SABMiller has accepted a takeover proposal from Anheuser-Busch InBev, the world’s largest brewer, in a deal that would include cash and stock worth 68 billion pounds ($104.4 billion).

The new conglomerate would brew more than 30% of the world’s beer, merging AB InBev’s Budweiser, Stella Artois and Corona lagers with SABMiller’s Peroni, Grolsch and Pilsner Urquell.

The deal would rank in the top five mergers in corporate history and would be the largest acquisition of a UK company. This transaction opens up the African market for AB InBev, a market with which SABMiller has a longstanding history.

It will be interesting to see what impact this has on the United States beer industry, an area where sales of macro produced beers have remained rather flat over the past few years.

The Alcohol and Tobacco Tax and Trade Bureau (TTB) has
accepted a $450,000 offer in compromise from MillerCoors, LLC for alleged violations of the trade practice provisions of the Federal Alcohol Administration (FAA) Act.

The allegations of trade practice violations stem from MillerCoors’ Miller Fortune BuyBack Program in which MillerCoors guaranteed participating wholesalers/distributors that it would buy back Miller Fortune product that did not sell and went out of code if the wholesalers/distributors fulfilled certain executional standards which included distribution, speed to market, and forecasting/ordering compliance. The Bureau alleges that MillerCoors’ violations of the Consignment Sales provisions of the FAA Act resulted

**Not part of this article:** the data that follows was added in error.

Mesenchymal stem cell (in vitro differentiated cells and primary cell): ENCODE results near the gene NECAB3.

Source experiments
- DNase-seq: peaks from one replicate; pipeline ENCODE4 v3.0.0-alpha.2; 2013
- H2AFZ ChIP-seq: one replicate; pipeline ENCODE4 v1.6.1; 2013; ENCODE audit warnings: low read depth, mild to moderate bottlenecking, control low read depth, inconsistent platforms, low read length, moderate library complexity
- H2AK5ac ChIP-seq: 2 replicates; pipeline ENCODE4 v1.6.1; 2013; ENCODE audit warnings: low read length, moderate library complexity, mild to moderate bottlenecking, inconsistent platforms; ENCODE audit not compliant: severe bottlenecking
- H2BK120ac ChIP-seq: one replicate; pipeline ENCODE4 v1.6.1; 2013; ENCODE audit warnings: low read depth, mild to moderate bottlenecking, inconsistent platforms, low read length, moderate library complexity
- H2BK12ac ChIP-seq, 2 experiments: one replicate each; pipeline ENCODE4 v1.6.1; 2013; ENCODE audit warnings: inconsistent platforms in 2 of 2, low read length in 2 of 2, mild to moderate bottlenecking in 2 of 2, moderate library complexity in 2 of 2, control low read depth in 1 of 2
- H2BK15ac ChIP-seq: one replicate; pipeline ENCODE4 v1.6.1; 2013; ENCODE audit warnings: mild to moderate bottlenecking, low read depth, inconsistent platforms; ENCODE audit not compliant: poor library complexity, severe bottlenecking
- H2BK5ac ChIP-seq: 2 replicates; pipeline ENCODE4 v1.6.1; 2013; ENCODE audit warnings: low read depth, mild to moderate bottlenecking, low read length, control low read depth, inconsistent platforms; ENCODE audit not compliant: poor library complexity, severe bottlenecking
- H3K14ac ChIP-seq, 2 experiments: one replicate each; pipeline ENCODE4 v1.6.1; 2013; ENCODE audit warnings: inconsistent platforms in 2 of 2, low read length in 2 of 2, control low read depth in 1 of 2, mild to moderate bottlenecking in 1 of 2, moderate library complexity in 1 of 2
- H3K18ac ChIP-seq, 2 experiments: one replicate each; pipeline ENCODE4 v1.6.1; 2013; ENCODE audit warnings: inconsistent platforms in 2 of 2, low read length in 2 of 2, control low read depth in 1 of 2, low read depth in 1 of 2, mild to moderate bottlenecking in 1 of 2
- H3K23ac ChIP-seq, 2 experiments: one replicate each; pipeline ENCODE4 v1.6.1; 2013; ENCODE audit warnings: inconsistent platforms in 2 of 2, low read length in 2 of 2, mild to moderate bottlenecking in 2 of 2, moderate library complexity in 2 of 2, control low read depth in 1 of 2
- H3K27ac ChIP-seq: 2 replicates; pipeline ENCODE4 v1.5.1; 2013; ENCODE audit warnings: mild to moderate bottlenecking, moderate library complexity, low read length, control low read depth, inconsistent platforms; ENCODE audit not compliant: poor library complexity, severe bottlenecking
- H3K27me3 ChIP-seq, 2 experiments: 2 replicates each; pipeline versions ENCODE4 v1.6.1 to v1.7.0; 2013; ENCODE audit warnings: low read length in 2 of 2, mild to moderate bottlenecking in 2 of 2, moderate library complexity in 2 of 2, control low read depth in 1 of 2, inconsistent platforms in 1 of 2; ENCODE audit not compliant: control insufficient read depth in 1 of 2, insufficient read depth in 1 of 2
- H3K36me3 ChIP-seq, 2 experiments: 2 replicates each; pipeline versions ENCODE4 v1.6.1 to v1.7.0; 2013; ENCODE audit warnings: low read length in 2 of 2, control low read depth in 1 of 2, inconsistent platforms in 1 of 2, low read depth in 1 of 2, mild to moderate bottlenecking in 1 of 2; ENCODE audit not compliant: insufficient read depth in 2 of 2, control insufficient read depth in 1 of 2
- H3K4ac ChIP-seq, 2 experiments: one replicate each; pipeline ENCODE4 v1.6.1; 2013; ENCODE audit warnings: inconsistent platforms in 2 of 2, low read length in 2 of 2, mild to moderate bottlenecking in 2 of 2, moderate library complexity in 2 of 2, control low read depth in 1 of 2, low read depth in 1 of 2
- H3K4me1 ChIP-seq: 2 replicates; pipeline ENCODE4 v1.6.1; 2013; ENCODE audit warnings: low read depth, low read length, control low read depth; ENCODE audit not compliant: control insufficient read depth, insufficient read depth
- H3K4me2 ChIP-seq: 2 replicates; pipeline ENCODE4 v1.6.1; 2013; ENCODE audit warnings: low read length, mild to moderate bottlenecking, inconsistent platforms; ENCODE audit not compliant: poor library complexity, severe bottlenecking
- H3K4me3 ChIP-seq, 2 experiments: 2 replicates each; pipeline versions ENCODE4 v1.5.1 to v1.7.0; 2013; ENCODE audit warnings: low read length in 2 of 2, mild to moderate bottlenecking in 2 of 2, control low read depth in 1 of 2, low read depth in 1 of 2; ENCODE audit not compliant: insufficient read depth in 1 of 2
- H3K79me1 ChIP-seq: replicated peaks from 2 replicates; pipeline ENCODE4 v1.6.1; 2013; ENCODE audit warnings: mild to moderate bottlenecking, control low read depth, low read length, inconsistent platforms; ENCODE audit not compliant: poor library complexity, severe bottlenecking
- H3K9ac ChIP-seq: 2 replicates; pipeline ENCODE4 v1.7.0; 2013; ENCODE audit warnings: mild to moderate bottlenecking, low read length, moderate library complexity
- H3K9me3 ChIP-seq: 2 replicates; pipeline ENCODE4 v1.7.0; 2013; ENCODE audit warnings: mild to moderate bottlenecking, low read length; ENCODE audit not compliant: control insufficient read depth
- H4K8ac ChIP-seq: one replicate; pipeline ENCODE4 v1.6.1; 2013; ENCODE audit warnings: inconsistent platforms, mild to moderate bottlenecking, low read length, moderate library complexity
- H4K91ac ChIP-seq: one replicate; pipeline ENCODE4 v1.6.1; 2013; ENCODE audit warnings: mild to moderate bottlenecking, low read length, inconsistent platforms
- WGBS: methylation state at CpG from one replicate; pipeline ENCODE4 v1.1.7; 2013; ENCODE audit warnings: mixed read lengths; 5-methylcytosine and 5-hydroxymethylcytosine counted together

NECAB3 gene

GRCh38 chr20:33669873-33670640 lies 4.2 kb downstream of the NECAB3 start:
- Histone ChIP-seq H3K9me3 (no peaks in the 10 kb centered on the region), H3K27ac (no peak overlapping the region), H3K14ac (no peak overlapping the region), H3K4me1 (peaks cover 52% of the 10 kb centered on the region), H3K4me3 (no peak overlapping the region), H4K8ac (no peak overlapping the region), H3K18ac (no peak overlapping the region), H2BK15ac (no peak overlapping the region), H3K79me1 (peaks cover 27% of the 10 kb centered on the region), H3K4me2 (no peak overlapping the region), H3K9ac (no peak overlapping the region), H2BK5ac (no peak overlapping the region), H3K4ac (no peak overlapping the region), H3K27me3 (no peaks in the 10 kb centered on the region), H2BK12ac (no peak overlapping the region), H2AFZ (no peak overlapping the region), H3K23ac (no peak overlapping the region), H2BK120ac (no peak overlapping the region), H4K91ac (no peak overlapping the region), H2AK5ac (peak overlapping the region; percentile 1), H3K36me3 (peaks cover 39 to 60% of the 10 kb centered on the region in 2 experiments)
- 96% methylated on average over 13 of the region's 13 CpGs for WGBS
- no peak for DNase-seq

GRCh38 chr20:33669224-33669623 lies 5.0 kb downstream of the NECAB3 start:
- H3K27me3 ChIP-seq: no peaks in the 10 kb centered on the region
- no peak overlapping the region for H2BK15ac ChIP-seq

in 1,484,792 cases being sold to its wholesalers/distributors located in states with similar state laws.

Under the Consignment Sales provisions of the FAA Act, it is unlawful for an industry member to sell or for any trade buyer to purchase alcohol beverage products with the privilege of return. Furthermore, TTB Ruling 2012-4, Freshness Dating and Allowable Returns of Malt Beverages under the FAA Act, was issued to address the very type of program arrangement that MillerCoors allegedly engaged in.